Lead can leach out of ceramic cups and plates when the glaze is improperly fired or when the glaze has broken down because of wear from daily usage, particularly after repeated use in a microwave or dishwasher. Chips and cracks in ceramic ware also allow leaching of lead. When lead is released into food and drink from ceramics, hazardous levels can contaminate food substances and expose children and adults to toxic levels. Acidic juices pose a particular problem in promoting leaching of lead. In 2003, US authorities investigated a case of lead poisoning in a boy aged 20 months. The child was home full-time and consumed all meals and beverages using ceramic dinnerware. The ceramic dinnerware was manufactured in France and released levels of lead that were ten times higher than allowed.

There is still some debate about the real impact of low dose lead exposure from the general food supply or the immediate environment. It has been proposed that lead exposure in children is correlated with neuropsychiatric disorders such as attention deficit hyperactivity disorder and antisocial behaviour. Elevated lead levels in children have been shown to be correlated with higher scores on aggression and delinquency measures. A correlation has also been found between prenatal and early childhood lead exposure and violent crime in adulthood. Countries with the highest air lead levels have been found to have the highest murder rates, after adjusting for confounding factors.

Although the facts are there, the above correlations might be a little simplistic. However, it is likely that lead is one of several contributors in a multifactorial model for deviant behaviour and such findings cannot be easily dismissed. What is clear is that even low levels of lead exposure can affect brain development as evidenced by a lower IQ score.

Common lead sources

So what are the most common lead sources? The general public can be exposed to lead via food, water, air, soil and dust. Food is the major source in adults not affected by occupational exposure, although for children ingestion of soil and dust can also be important contributors. Lead used for soldering of food cans and the making of ceramic household goods and water pipes or lead added to paint and petrol can easily contaminate food directly or indirectly by leaking into the environment and finding its way into crops. Surprisingly, some herbal remedies still have lead added deliberately. A particular risk group is hunters and their families with high consumption of game meat because of the common use of lead ammunition.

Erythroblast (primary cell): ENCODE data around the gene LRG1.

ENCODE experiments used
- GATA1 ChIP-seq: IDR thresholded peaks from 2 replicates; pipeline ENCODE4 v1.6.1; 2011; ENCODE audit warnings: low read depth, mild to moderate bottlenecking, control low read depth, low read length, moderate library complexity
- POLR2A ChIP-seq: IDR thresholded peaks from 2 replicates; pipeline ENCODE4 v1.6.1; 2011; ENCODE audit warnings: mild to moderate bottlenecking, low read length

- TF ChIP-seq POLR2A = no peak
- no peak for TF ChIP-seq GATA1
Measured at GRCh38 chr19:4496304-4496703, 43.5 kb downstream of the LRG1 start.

Particularly high lead levels have been identified in game meat and offal, seaweed and dietary supplements like the herbal remedies mentioned above. However, because the presence of lead is so widespread in food, foods consumed in higher amounts like bread and rolls, tap water and potatoes contribute the most to lead exposure for the general public. It is thus very difficult for individuals to reduce their lead exposure from food. Collective remedial actions as outlined below can gradually reduce lead exposure.

Mode of action

The primary cause of lead’s toxicity is its interference with a variety of enzymes. Lead mimics other metals that take part in biological processes and interact with many of the same enzymes, thus interfering with the enzyme’s ability to catalyze its normal reactions. Among the essential metals with which lead interacts are calcium, iron, and zinc.

Lead also interferes with the release of neurotransmitters, chemicals used by neurons in the brain to send signals to other cells. Glutamate is one such neurotransmitter important in many functions including learning, with lead blocking its activation of NMDA receptors. The targeting of NMDA receptors is thought to be one of the main causes for lead’s toxicity to neurons

Remedial measures

International and European health-based guidance values for lead exposure have been amended several times as new information has come to light. In 2010, EFSA  concluded that existing recommendations were no longer appropriate and that, as there was no evidence for a threshold for a number of critical endpoints including developmental neurotoxicity and adult nephrotoxicity, it would not be proper to issue a guidance value. This conclusion was confirmed by JECFA in 2010, while also expressing a concern that there was potential at current levels of exposure for lead to affect neurodevelopment in infants, children and the foetus of pregnant women.

Internationally, control measures are now in place to regulate lead in a number of products. A range of preventative measures also exist at national and local levels. Recommendations by health professionals for lowering childhood exposures include banning the use of lead where it is not essential and strengthening regulations that limit the amount of lead in soil, water, air, household dust, and products. A 1978 law in the US restricts the use of lead in paint for residences, furniture, and toys to 0.06% or less. Legislative control measures have been taken to remove lead from paint, petrol, food cans and water pipes in Europe since the 1970s. Leaded petrol was banned in the European Union from 2000 with exemptions possible until 2005.